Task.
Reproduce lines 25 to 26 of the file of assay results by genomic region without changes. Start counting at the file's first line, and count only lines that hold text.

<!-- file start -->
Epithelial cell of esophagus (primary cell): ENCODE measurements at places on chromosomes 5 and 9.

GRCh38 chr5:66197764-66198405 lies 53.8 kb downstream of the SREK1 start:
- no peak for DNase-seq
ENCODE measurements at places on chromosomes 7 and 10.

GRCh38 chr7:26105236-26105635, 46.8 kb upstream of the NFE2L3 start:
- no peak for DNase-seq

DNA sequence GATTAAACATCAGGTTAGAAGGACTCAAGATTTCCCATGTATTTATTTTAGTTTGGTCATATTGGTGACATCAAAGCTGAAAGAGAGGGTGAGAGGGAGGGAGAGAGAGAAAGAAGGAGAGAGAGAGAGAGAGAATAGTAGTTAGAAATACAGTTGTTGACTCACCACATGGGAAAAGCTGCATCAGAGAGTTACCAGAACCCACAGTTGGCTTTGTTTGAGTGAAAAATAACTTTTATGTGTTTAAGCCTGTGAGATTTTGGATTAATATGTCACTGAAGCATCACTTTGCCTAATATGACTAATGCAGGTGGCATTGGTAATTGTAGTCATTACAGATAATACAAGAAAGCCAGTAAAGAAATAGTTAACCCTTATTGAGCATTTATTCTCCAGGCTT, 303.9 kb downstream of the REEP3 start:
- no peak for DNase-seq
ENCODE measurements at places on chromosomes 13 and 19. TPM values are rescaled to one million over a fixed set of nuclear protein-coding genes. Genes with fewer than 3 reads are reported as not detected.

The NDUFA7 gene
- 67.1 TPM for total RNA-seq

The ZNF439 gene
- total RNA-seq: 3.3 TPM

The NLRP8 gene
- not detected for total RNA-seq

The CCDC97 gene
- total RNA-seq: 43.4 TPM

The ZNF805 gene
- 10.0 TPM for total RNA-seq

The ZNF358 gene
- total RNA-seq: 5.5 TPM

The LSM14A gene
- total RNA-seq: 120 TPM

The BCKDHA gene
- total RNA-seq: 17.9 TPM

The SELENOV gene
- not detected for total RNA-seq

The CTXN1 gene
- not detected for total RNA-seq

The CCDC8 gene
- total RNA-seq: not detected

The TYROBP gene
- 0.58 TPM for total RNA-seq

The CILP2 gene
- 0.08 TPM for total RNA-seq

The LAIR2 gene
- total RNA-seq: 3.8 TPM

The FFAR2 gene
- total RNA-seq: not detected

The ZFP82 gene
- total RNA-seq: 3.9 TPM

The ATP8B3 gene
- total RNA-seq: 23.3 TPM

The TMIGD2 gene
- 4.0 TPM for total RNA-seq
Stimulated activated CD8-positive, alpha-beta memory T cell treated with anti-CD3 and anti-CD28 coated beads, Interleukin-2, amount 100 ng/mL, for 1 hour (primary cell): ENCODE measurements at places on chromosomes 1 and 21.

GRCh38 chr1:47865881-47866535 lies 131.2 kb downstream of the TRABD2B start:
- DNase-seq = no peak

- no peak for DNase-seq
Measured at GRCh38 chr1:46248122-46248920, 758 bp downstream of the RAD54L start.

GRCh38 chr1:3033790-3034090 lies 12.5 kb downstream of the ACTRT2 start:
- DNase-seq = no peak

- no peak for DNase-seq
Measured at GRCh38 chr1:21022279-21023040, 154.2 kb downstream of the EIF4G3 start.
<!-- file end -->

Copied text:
- total RNA-seq: 17.9 TPM

The SELENOV gene